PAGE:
On 29th July 1915, the Western Times reported the unveiling of a "Roll of Honour" at Torquay Secondary School, listing all those from the school who had by then joined the Forces. Lewis' name was included in the list, as a private in the 2nd/7th Battalion Devon Cyclists. As this indicates, the Devon Cyclists had expanded to such an extent after the beginning of the war, that it was possible to form a second Battalion in September 1914. Whereas 1st/7th Battalion, including "F" Company, was sent to the north-east, 2nd/7th Battalion remained in Devon, and sent patrols and coastal reconnaissance parties along the south-west coast from Lyme Regis to Polruan. In November 1915, they moved to Sussex, and in June 1916, to Kent.
During his service with the Devon Cyclists, Lewis evidently demonstrated officer potential, for he was selected as an officer cadet, and was successful. On 7th July 1916, Cadet Lewis George Bates was gazetted a temporary Second Lieutenant, in the Royal Warwickshire Regiment. A brief notice of this achievement appeared in the Dartmouth Chronicle of 14th July 1916:
Mr G E Bates, of L'Esperance, Dartmouth, has received information that his son Lewis has been given a commission, and that he has been attached to the 17th Warwicks as second lieutenant.
The 17th (Service) Battalion Royal Warwickshire Regiment, to which Lewis was attached to begin with, was raised in 1915 for home service. It then became the reserve battalion for the three City of Birmingham infantry battalions - the "Birmingham Pals" - or the 14th, 15th and 16th Warwickshires, as they became. However, Lewis eventually joined none of these. On 20th October 1916, he was posted from the reserve battalion to the 6th Battalion East Lancashires, who by this time, were serving in Mesopotamia.
The Mesopotamian Campaign
The campaign in Mesopotamia, part of the Ottoman Empire, had begun in 1914, with the objective to secure the supply of oil from the recently developed oil fields in Persia. The oil pipeline ran along the Shatt al-Arab waterway southward to the refineries on the island of Abadan. Abadan provided direct access to the sea. The Shatt al-Arab marked the boundary between the Persian and Ottoman empires, as it does between Iran and Iraq today.
The day after the Ottoman Empire declared war, on 5th November 1914, a force of regular British and Indian battalions, sent from India, landed close to the entrance of the Shatt, and was reinforced shortly afterward. After a series of swift defeats, Ottoman forces abandoned the city, and Basra was taken on 21st November 1914. At this point, the immediate objective of protecting the oil facilities had been achieved; however, a limited advance was authorised to Qurna, fifty miles further up the Tigris, at the junction of the Tigris and Euphrates rivers, which would put the whole length of the Shatt al-Arab under British control. Qurna was taken on 9th December, with relatively few casualties.
The "Indian Expeditionary Force ‘D'", as it was called, was reinforced over the next few months, and was able to defeat the eventual Ottoman counter-attack in April 1915, at the Battle of Shaiba, in which a large Ottoman force attempted to retake Basra, via the Euphrates river, from the west. Whilst London attempted to keep the campaign confined to the limited objectives of securing the oil supply, the Indian Government wanted to achieve more - and the level of resistance so far encountered encouraged them to aim for the capture of Baghdad, notwithstanding the difficulty of operating in an area where it was only possible to transport supplies by boat.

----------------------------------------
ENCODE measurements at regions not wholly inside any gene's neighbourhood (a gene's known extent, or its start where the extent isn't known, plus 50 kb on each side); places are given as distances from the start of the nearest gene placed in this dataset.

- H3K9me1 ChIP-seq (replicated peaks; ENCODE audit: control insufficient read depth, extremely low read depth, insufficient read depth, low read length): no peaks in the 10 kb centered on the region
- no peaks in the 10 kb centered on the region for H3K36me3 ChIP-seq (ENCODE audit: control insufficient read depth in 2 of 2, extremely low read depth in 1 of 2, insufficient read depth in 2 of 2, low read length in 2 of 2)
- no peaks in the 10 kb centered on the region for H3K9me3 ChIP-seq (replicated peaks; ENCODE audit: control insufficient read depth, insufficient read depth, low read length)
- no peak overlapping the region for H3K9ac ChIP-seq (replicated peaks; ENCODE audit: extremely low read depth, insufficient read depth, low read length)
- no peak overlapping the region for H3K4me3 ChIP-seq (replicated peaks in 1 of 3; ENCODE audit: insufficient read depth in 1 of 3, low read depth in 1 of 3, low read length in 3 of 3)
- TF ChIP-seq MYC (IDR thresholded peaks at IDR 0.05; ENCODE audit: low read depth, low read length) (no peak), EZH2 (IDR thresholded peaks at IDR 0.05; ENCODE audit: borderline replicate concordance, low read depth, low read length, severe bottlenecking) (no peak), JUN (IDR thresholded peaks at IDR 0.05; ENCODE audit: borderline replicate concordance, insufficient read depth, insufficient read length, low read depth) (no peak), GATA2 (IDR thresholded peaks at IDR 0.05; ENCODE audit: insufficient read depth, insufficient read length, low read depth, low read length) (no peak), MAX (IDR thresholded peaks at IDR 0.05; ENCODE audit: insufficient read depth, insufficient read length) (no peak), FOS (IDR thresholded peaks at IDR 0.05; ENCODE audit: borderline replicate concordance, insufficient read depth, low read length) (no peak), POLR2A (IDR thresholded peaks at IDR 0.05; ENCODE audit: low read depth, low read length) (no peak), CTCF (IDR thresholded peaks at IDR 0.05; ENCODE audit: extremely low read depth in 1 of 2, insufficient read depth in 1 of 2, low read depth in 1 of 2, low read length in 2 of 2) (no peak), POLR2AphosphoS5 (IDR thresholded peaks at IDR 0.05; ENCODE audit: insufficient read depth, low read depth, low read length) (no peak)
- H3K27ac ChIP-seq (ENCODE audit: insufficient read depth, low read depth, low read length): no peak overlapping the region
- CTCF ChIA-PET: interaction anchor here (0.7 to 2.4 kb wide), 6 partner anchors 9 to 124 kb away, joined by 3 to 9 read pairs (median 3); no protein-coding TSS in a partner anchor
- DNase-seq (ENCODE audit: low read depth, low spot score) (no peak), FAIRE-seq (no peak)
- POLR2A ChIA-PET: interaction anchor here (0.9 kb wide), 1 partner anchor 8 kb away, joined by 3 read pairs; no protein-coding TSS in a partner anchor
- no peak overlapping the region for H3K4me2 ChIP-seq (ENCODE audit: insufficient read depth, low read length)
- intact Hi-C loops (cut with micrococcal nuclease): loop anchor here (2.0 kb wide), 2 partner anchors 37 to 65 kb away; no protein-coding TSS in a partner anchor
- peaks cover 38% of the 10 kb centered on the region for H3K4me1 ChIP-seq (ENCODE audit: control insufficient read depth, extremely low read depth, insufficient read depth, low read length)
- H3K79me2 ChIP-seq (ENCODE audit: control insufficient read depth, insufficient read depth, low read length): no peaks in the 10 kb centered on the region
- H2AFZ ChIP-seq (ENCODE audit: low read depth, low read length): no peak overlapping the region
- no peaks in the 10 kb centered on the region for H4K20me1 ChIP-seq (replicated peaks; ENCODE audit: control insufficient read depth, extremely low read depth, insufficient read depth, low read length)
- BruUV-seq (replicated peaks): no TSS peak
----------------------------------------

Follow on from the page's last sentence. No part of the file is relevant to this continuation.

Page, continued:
The next target was therefore the town of Amara, nearly ninety miles north of Basra, which again was achieved with very few casualties - Ottoman forces once again withdrew and those in the town surrendered. Amara was taken on 4th June 1915.
After this, the British targeted Nasiriyya, on the Euphrates, to complete the conquest of the province of Basra. Bedouin soldiers serving with the Ottoman forces turned against them, seeing an opportunity to challenge Ottoman rule. But after heavy fighting, Nasiriyya fell on 24th July 1915.
At this point, the Indian Government argued strongly for the occupation of Kut, and for extra troops, but for the British Government, the priority was the Western Front. Indian forces could not be made available - the existing forces in Mesopotamia, though reduced by the campaign so far, could not be reinforced. Nonetheless the advance continued; reconnaissance convinced General Sir Charles Townshend, commanding IEF "D", that Kut could be taken. But Ottoman defensive positions seven miles downstream from Kut, at al-Sinn, were strongly held, and overcoming them involved heavy casualties. However, once again, on 29th September 1915, Ottoman forces staged a strategic retreat, and withdrew, leaving the town to be taken by the British.
On 21st October 1915, the Dardanelles Committee considered the options. Victory in Baghdad was a tempting prospect, especially as the Committee confronted the failure in Gallipoli. On the other hand, whilst the city might be taken, it could not be held without significant reinforcements. In the end, no conclusion was reached, but the Secretary of State for India, Austen Chamberlain, was persuaded by the more bullish members of the Committee to authorise the occupation of Baghdad. Two Indian divisions were promised to be sent from France to Mesopotamia "as soon as possible'.